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to Oxford. He has a tremendous house
in Tyburnia, with a footmana real foot-man,
in plush and powder. Why did not the
paternal Papadaggi, dead in Leghorn yonder,
live to see the day? P. the Second and Great
is a little man, but he drives a monumental
cab drawn by a big brown horsea very
horse of Troythat moves with a sort of
swelling cadence of motion, as if he were
practising Mozart's Requiem to himself. It
is good to see honest Papadaggi behind the
big horse; a regulation tiger hanging on
behind, and the music master's little body
gently swaying with the curvetings of his
steed. It is good to hear the thundering
knock of the regulation tiger at the door of
number six hundred and six A, Plesiosaurus
Gardens West, where Papadaggi is about to
give three-quarters of an hour's singing lesson
for a guinea. It is good to see Papadaggi toddle
out of his cab in the lightest of varnished
boots, and the brightest of lemon-coloured
gloves, and to note the respect with which the
golden footmen receive him, and the easy
patronage with which he passes them, mounts
the stairs, gives his lesson, and lunches
with Madame la Comtesse and the youthful
Ladies.

Once a year, Papadaggi gives his Grand
Morning Concert at the Nineveh Rooms,
Arrow-head Street, Cuneiform Square, in
which rooms, the Nineveh Subscription
Balls are givenballs to which (without
unimpeachable vouchers from the leaders
of the world) admission is as difficult as to
the Eleusinian mysteries. In the Nineveh
Rooms, with their huge tarnished pier glasses,
walls of a pale dirty blue, with cracked stucco
ornaments, and faded benches and ottomans:
which two last articles of furniture are no
strangers to a certain lively insectthe punex
aristocraticus, or fashionable fleasour friend's
Grand Concert takes place. For some days
previous, the doorway of the Nineveh Rooms
is blockaded, to the profound disgust of the
Church of England Young Men's Table-turning
Association, and the Society for the
Protection of Stewed-eel Sellers, with gigantic
posting boards, in which a weak-minded
printer has seemingly gone raving mad in
different coloured inks and varieties of
eccentric type: howling in large capitalled
prime donne, babbling in fat-lettered
instrumentalists, melancholy mad in smaller type
respecting Pappadaggi's residence and the
principal music warehouses where tickets,
price half-a-guinea each (stalls fifteen
shillings) may be had, and a plan of the rooms
is on view.

I don't think it would be an unpardonable
vulgarism to call Papadaggi's poster a stunner.
It literally stuns you, so tremendous
is its size, so marvellous are the
attractions it promises, so brilliant are the
celebrities who are to appear. Papadaggi
has everybody. The Opera stars; the famous
Lurliety, who was a fixed star last season,
but has taken it into his head lately to become
a meteor; Basserclyffe; little Miss Larke;
Nightingale, of course; Soundinbord Smasherr,
the world-renowned Swedish pianist, just
returned from America; Madame Katinka
Kralski, who plays tunes nobody can find the
beginning or end of, upon a new instrument,
the pifferarinium, which has just been
patented and completed, at the cost of some
thousands of pounds by Piccolo, and which
looks very much like a piano-forte turned
inside out; Herr Bompazek, the great
German basso; little Klitz, the flautist, who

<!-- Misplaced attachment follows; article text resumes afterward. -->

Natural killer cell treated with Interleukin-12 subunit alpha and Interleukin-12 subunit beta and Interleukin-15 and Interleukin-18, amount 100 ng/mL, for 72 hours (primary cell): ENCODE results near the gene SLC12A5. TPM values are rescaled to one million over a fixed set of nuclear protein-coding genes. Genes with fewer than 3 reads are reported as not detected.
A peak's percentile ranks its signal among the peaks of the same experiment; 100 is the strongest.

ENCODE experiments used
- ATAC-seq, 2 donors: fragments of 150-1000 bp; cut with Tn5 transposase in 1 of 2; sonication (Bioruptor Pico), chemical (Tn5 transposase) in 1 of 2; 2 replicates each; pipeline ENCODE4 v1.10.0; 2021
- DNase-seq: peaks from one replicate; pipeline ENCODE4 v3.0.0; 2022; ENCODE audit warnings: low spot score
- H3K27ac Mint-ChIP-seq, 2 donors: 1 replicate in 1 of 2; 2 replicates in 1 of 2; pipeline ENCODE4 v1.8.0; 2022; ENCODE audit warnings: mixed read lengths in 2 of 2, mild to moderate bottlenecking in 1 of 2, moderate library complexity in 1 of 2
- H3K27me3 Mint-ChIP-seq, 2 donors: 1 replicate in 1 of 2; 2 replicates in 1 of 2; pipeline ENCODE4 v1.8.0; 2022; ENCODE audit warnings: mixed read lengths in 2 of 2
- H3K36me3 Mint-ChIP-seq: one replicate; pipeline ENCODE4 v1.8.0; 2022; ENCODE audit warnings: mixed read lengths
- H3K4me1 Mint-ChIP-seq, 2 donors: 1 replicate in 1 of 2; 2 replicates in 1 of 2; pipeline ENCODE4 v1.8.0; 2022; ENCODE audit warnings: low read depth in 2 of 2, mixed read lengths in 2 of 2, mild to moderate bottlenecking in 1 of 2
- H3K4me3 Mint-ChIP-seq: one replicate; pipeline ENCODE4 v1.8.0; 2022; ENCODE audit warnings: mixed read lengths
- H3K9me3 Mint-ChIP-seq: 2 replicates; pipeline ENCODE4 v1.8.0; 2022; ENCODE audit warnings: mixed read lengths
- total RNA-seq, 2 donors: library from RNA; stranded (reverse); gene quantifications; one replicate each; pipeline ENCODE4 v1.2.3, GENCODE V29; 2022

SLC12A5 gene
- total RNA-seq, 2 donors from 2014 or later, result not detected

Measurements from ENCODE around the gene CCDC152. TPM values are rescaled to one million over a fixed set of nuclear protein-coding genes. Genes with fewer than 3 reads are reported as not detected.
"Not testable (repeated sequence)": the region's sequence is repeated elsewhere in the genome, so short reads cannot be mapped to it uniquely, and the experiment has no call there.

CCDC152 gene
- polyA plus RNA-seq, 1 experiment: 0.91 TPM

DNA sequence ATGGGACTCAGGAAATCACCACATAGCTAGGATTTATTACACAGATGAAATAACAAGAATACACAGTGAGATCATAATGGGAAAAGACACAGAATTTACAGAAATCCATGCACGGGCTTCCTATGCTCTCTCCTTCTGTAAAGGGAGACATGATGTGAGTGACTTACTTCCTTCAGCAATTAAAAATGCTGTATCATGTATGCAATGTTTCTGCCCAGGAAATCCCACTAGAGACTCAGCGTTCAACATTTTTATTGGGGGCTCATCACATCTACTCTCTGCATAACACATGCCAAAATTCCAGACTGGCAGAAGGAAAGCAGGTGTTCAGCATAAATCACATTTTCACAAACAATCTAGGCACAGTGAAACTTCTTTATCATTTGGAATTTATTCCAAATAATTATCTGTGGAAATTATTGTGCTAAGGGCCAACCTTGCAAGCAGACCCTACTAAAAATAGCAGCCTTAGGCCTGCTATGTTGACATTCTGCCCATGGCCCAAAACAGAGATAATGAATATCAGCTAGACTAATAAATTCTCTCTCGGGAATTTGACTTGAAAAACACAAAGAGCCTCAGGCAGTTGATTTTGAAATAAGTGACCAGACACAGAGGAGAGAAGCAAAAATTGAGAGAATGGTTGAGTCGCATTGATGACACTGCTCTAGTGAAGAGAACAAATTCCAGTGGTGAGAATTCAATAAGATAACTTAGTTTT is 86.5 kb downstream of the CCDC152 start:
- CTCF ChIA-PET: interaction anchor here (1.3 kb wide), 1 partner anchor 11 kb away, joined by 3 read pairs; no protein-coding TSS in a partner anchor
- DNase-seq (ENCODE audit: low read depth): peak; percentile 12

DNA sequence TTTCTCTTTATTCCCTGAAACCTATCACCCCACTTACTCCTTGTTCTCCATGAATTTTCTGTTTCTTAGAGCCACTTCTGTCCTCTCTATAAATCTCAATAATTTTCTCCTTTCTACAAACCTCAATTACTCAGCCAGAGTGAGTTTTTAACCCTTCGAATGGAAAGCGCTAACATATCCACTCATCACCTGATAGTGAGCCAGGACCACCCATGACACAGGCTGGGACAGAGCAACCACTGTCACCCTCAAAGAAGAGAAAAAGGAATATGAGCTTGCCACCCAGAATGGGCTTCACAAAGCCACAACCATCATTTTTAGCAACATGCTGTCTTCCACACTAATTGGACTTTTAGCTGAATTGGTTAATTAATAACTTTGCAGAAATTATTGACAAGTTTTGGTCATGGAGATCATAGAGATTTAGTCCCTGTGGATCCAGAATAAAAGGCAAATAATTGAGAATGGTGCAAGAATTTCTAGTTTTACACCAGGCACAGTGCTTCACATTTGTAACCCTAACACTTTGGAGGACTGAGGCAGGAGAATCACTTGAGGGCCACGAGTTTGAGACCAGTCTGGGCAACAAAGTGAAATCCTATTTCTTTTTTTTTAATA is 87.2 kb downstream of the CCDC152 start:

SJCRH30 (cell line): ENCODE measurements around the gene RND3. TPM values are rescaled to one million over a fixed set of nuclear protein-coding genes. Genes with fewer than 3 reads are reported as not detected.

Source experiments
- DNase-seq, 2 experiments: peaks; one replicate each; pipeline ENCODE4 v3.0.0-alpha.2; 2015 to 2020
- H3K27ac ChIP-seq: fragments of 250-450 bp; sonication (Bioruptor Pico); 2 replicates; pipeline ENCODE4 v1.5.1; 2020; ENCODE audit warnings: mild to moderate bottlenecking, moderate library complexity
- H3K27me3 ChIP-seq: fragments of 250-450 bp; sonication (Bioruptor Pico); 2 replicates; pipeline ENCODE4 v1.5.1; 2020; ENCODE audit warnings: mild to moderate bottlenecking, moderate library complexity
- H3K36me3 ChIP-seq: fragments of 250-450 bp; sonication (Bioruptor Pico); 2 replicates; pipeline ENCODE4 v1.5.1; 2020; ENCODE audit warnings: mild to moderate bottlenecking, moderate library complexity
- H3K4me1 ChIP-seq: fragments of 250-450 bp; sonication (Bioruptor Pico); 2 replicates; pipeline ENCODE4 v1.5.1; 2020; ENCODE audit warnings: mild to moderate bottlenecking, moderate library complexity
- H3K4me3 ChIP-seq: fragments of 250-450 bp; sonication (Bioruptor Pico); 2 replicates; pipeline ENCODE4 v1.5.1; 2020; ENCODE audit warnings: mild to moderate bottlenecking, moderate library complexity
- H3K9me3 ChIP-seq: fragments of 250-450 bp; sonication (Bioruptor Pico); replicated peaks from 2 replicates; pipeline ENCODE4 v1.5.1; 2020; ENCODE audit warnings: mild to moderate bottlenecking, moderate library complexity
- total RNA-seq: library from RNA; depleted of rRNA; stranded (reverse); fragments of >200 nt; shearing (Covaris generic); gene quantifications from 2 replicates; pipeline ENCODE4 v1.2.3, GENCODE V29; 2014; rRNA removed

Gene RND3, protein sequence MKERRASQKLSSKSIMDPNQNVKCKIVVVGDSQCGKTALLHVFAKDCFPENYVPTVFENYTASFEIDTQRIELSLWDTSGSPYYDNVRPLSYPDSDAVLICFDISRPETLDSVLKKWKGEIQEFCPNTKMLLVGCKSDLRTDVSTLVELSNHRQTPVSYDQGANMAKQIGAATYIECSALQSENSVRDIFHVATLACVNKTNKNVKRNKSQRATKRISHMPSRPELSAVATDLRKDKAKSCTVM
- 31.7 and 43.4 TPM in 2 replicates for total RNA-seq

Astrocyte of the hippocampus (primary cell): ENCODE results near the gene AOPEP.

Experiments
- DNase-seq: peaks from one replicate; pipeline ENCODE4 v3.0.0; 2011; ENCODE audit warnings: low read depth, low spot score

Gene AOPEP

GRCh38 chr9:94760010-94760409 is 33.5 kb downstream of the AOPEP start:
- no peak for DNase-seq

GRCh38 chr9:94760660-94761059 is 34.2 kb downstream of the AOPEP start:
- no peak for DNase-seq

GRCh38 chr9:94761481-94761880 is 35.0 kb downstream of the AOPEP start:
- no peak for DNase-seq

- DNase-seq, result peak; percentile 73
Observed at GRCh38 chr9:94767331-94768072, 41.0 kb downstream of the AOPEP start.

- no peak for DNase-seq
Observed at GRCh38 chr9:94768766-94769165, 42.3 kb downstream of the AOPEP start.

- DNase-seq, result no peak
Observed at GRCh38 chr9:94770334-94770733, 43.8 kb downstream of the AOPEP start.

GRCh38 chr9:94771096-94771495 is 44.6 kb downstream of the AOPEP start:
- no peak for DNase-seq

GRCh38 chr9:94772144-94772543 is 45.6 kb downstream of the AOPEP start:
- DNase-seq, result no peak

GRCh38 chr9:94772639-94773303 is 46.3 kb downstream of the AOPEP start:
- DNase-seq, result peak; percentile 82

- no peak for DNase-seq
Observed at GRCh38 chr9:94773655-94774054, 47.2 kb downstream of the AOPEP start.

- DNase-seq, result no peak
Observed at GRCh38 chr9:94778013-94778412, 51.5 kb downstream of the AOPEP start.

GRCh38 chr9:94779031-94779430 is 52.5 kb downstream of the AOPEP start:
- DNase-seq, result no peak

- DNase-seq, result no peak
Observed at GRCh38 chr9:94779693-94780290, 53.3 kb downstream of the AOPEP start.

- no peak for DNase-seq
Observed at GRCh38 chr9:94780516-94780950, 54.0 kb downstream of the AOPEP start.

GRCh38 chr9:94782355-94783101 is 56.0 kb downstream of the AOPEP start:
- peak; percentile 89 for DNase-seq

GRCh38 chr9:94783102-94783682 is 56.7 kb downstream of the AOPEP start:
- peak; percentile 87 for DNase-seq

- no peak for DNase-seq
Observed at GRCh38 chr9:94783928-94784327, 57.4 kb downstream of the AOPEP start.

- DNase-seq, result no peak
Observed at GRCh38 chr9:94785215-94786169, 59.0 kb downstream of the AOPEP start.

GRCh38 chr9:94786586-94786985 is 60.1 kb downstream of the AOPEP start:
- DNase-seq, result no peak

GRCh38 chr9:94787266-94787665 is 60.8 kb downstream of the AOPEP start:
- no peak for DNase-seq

goes everywhere, and whom everybody knows;
and greatest attraction of all, the astonishing
Panslavisco, that Mogul of Harpists, that
dark mysterious child of genius, whose
present popularity exceeds the greatest
ever achieved by Paganini, the Whistling
Oyster, the Hippopotamus, the Great Anteater
or General Tom Thumb. Besides these,
there are multitudes of smaller musical
notorieties, native and foreign, vocalists and
instrumentalists: from the Misses Gooch, of
the .Royal Academy of Music, the pleasing
ballad singers, to hard-working Tom Muffler,
who means to do something with the big
drum yet.

I am afraid the bénéficiare does not pay
many of his artists. You see he is so fashionable,
so run after, that it is rather an honour
than otherwise to sing for him gratis. The
Misses Gooch can truly affirm themselves to
be of the nobility's concerts when they go
starring round the provinces in the autumn
after they have sung for a year or two at P.'s
Grand Musical Festival. A great many
professionals sing for Papadaggi through pure
friendship and goodwill, for the little man is
universally liked and respected. A great
many sing because others sing, and a great
many more because they want to be heard at
any risk. The bird that can sing and
won't sing is a rara avis. I never knew a
bird that could sing but that would sing,
whether his hearers liked it or not; and I
even know a great many birds that can't
sing and oughtn't to sing, who will sing.
Papadaggi, however, does not get all the
professionals gratuitously. Orpheus Basserclyffe,
with whom fifteen guineas for a song is
as much a fixed idea as the cultivation of
his garden was with Candide, say?, " I'll
sing, by all means, but I must have the cash,
Pap, my boy;" and Pap pays him: while
old Grabbatoui, the renowned performer on
the violoncello, contents himself with saying
every year as he pockets his eight guineas,
"Next year, mio caro, I play for noting
for notingyes!" but, somehow or other,
with Grabbatoni that next year never
comes.

We will suppose the momentous day to
have arrived, and Papadaggi's Grand Concert
to have commenced. The carriages of the
nobility and gentry, and the cabs of the
public in general, block up Nineveh Street;

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